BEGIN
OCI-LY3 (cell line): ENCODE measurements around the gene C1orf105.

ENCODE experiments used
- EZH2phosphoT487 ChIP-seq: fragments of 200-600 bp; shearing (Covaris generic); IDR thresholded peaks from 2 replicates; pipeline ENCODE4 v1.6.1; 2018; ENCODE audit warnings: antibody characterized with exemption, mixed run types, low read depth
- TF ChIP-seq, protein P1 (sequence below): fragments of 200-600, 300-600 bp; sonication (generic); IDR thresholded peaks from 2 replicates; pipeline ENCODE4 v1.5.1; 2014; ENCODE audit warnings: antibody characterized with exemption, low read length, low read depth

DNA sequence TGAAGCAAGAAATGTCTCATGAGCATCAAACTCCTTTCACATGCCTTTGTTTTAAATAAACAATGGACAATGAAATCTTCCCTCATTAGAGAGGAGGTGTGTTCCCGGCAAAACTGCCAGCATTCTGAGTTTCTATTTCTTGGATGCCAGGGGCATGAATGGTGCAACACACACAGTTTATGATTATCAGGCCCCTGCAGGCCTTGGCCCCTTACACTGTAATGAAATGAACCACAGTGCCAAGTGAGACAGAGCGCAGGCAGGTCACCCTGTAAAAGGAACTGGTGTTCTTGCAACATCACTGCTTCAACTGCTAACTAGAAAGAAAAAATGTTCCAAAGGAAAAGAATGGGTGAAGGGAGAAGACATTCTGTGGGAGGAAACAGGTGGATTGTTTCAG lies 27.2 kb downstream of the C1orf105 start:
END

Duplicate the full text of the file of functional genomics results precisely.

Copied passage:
OCI-LY3 (cell line): ENCODE measurements around the gene C1orf105.

ENCODE experiments used
- EZH2phosphoT487 ChIP-seq: fragments of 200-600 bp; shearing (Covaris generic); IDR thresholded peaks from 2 replicates; pipeline ENCODE4 v1.6.1; 2018; ENCODE audit warnings: antibody characterized with exemption, mixed run types, low read depth
- TF ChIP-seq, protein P1 (sequence below): fragments of 200-600, 300-600 bp; sonication (generic); IDR thresholded peaks from 2 replicates; pipeline ENCODE4 v1.5.1; 2014; ENCODE audit warnings: antibody characterized with exemption, low read length, low read depth

DNA sequence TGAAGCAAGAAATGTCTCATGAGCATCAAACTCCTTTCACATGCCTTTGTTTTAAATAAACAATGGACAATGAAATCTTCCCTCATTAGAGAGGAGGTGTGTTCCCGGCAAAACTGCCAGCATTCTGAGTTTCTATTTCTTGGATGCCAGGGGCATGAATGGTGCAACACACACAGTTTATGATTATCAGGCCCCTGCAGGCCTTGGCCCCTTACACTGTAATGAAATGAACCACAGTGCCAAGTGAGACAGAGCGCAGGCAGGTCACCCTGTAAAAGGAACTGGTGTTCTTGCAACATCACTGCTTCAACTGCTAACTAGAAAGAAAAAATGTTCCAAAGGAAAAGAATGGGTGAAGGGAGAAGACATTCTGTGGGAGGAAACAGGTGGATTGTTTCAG lies 27.2 kb downstream of the C1orf105 start: